I am quite confused about the origin and justification of the rotational selection rules of methanol, and I would appreciate any help or references. As far as I understand, there are three irreducible representations of the symmetry group of methanol ($A_1$, $A_2$,and $E$) and the two $A$-type are linked by dipole-allowed radiative transitions. Now, I think the literature also calls these ($A_1$ and $A_2$) $A^+$ and $A^-$ representations, I suppose because the parity of the eigenfunctions which generate the $A_1$ and $A_2$ are $+1$ and $-1$, respectively. Is this correct?

From what I have studied, because the electric dipole generates the $A_2$ representation, usually the allowed transitions follow the selection rule $A_1\leftrightarrow A_2$ (because $A_2\times A_2=A_1$), and I have seen this in many references. However, a lot of strong $A$-type methanol rotational lines are $++$ or $--$. I have noticed that all of these are associated with transitions with $|\Delta J|=1$ and all of the $+-$ and $-+$ transitions are associated with $\Delta J=0$. In fact, I have seen this statement as a selection rule in some papers (in this reference, they say that the $+-$ refers to K-type doubling ... ?), but it is not at all clear to me where does these rules come from.

I assume that the symmetry group of methanol is $C_{3v}$ (in books sometimes they call it $G_6$), and the representations above are usually the three which appear in the character tables. I think the group $C_{3v}$ represent permutations and permutation-inversions involving the protons of only the methyl group, because the other proton is too far and cannot be easily swapped with the others. The $J$ above represent the total rotational angular momentum of the molecule. Apparently, the usual approach is to express the wavefunctions as linear combinations of the product of symmetric top rotor wavefunctions and the wavefunctions associated with the (hindered or not) rotation of the methyl group around the CO axis. I am interested in transitions at the torsional ground state ($\nu_t=0$) so I guess we can assume that the rotational potential is large. The $K$ I mention briefly above is the projection of the angular momentum in the main principal axis of the molecule, which is roughly aligned with the CO bond. Since methanol is asymmetric, there are two energy levels with the same $J$ and $K$ in the rotational spectrum, which is what I think they call the $K$ doubling. I am in no way an expert on this, so if you want to point out inaccuracies in what I have just wrote I would be thankful.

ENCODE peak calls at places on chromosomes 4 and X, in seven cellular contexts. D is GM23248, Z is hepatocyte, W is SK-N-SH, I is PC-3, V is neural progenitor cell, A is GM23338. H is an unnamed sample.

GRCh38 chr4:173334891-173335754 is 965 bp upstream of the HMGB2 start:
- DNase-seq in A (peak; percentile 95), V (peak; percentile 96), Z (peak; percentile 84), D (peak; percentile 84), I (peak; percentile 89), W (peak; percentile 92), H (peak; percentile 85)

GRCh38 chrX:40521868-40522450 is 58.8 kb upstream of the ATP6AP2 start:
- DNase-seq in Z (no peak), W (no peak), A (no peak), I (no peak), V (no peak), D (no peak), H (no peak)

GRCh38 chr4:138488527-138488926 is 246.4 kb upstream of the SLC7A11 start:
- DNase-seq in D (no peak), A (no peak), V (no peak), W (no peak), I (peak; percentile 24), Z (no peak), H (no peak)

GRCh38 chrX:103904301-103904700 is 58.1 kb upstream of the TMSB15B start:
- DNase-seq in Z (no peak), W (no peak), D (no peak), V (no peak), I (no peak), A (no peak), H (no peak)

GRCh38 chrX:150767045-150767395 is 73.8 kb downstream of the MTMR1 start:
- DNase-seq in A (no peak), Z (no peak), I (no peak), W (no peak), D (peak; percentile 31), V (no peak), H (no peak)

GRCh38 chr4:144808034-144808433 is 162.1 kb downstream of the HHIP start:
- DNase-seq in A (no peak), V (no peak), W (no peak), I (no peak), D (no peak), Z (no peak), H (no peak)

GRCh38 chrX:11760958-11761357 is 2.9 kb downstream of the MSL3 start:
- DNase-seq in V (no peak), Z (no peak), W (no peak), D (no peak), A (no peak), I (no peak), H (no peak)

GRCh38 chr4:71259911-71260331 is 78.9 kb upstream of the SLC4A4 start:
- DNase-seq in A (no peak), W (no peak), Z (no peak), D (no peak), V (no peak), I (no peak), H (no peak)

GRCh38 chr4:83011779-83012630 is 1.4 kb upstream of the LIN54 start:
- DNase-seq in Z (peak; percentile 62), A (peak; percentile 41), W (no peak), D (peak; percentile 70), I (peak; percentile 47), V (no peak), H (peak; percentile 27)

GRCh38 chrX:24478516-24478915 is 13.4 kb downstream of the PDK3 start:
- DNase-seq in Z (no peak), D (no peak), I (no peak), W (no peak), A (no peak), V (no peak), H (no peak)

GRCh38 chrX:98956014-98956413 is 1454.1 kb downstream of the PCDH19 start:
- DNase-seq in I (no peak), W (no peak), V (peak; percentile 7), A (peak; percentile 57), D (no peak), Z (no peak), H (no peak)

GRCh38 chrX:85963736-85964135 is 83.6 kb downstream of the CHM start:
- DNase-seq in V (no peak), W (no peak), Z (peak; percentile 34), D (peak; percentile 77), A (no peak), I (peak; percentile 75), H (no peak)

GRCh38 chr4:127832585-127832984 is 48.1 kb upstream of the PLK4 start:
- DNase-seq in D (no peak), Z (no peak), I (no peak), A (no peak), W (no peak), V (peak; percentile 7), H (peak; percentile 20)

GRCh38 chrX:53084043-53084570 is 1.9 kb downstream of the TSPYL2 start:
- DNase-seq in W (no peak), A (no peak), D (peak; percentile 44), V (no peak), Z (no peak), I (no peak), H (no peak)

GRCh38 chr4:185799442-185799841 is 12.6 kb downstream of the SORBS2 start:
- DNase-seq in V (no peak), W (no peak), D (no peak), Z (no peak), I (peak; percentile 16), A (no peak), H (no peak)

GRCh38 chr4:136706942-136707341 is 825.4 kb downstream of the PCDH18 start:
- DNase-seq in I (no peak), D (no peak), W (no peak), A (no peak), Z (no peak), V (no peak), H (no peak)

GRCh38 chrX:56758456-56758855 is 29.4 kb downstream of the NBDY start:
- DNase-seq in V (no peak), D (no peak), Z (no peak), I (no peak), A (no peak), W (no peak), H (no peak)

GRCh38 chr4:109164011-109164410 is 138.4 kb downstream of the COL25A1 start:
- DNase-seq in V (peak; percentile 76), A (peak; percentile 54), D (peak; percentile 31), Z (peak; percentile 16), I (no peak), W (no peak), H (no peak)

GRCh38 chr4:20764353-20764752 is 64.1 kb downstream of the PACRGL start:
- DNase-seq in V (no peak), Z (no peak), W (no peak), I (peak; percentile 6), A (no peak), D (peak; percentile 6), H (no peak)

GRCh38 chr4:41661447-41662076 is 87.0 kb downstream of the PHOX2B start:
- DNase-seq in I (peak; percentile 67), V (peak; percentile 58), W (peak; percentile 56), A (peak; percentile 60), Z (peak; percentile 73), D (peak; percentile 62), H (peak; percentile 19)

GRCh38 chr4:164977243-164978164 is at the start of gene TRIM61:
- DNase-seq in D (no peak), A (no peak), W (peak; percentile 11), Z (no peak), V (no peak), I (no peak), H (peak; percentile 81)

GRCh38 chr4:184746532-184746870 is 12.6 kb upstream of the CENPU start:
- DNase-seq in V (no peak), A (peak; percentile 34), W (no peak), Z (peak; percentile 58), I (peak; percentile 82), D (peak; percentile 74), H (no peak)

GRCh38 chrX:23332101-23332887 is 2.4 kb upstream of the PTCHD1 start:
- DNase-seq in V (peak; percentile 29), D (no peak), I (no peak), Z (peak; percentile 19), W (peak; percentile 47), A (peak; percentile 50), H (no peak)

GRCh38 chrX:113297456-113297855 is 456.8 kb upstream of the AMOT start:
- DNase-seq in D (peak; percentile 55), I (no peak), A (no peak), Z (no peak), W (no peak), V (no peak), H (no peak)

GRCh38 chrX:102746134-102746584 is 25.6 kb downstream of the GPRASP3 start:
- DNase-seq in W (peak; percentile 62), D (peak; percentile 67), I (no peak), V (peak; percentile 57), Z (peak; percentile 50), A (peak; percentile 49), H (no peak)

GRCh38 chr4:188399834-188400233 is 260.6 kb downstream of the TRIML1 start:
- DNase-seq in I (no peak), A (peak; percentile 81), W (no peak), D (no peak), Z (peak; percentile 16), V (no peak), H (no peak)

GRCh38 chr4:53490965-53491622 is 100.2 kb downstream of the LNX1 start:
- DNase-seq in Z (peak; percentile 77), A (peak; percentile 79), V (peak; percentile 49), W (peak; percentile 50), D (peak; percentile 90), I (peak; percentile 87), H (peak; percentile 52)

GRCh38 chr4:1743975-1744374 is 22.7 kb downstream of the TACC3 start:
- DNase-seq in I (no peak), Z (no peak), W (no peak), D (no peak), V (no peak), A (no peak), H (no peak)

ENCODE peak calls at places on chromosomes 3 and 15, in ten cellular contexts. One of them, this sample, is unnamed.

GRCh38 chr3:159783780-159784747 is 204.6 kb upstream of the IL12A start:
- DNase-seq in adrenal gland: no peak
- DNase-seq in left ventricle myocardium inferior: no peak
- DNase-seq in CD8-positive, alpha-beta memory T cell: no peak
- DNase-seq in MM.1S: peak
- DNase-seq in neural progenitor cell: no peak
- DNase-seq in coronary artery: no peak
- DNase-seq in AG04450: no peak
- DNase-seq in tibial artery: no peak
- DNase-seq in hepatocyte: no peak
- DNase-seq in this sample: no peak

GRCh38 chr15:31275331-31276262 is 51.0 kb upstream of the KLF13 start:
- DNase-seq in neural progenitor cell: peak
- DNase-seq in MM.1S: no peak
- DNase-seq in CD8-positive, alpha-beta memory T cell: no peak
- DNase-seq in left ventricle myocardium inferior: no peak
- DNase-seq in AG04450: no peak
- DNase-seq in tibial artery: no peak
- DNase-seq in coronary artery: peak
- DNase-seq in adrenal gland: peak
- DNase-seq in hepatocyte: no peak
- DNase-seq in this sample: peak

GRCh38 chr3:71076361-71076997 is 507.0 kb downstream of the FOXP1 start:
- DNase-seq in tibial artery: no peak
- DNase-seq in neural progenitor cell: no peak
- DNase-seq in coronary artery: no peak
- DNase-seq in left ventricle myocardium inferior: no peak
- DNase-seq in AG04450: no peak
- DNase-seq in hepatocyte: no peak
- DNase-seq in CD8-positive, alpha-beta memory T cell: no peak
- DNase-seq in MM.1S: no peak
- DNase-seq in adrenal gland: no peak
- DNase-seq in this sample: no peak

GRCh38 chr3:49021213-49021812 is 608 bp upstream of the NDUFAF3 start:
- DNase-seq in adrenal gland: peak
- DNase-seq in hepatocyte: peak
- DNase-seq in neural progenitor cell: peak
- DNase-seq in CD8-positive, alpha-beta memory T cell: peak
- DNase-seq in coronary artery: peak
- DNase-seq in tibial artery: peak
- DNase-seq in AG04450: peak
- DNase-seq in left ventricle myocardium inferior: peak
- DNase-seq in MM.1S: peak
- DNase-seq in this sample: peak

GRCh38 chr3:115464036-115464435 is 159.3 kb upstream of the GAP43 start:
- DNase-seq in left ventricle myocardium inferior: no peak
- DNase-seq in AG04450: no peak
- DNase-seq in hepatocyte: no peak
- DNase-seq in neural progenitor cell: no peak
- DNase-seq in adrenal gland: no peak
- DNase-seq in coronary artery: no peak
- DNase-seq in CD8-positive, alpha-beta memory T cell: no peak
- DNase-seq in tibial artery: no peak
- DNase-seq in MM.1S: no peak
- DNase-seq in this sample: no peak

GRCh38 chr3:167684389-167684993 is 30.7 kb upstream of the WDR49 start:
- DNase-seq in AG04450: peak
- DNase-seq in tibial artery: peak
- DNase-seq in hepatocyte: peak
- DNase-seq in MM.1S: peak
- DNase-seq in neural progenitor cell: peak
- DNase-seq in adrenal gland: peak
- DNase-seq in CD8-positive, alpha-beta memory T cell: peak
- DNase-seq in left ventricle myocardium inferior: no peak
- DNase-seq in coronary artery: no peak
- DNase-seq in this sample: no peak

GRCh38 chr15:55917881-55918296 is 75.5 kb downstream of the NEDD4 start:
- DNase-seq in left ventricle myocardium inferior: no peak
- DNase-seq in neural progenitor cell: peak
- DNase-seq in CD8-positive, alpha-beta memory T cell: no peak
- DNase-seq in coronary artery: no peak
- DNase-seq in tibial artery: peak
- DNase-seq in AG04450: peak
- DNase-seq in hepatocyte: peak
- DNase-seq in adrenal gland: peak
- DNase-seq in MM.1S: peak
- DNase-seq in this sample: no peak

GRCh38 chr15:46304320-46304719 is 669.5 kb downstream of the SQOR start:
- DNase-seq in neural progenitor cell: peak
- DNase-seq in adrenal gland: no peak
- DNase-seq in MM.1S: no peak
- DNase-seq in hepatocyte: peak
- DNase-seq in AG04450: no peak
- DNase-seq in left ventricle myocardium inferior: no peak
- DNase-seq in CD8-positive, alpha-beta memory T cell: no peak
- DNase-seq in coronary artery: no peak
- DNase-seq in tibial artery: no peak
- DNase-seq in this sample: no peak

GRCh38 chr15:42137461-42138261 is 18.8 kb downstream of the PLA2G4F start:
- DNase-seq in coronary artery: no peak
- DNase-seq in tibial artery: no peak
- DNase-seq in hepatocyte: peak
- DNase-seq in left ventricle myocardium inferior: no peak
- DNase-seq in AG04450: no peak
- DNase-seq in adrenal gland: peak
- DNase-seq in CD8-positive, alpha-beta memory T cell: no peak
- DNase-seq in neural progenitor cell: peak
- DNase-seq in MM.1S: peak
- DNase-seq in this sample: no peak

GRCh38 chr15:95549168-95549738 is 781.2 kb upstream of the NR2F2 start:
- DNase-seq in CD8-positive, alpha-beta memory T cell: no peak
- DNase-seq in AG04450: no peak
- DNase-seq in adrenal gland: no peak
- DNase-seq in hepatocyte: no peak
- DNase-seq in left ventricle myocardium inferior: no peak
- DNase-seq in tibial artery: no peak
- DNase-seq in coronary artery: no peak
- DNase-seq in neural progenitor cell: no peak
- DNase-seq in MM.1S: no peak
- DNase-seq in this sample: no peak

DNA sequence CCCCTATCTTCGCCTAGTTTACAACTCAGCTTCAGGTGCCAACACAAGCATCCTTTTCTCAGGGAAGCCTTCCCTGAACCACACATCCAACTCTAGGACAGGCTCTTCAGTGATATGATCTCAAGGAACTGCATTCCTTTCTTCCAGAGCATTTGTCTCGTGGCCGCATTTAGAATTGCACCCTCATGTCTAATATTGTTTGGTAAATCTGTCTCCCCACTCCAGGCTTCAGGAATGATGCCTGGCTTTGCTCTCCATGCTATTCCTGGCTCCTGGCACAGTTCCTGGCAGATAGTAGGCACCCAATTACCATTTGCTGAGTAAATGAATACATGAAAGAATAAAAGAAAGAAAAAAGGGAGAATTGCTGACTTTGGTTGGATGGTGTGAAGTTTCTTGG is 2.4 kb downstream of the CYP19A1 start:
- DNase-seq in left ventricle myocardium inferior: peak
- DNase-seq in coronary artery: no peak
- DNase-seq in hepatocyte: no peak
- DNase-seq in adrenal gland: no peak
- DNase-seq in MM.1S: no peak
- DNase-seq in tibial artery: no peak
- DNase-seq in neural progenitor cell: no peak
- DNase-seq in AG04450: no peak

• $\begingroup$ Would this rather be a question for Chemistry SE? $\endgroup$
    – Steeven
    Nov 6, 2016 at 23:05
  • $\begingroup$ Thanks for your comment. Maybe you are right, I will left it here a few days before closing it and I will ask in the other community also. Please feel free to downvote the question if you think it is outside the scope of the Physics SE. $\endgroup$ Nov 6, 2016 at 23:15
  • $\begingroup$ @Steeven It may or may not be on topic on Chemistry SE, but it's certainly on topic here. (In fact, I'm quite happy to sponsor a bounty on this one if it doesn't get an answer.) $\endgroup$ Nov 7, 2016 at 13:41
  • $\begingroup$ @EmilioPisanty Sure, I also have not voted for closing. But I have a slight feeling that the OP could find more people within this field in the chemistry aisle. $\endgroup$
    – Steeven
    Nov 7, 2016 at 16:56
  • $\begingroup$ The $\pm$ in the A levels of methanol is a splitting induced in the $\pm K$ levels by the slight asymmetry of the methanol molecule. The overall parity of the levels is given by $\pm(-1)^{J+\nu_t}$ for $K$ even and odd, respectively, with $\nu_t$ the quantum number associated with the torsional vibration. See also E. Herbst, J. K. Messer, F. C. D. Lucia, and P. Helminger, J. Mol. Spectrosc. 108, 42 (1984). $\endgroup$
    – Paul
    Nov 7, 2016 at 21:02


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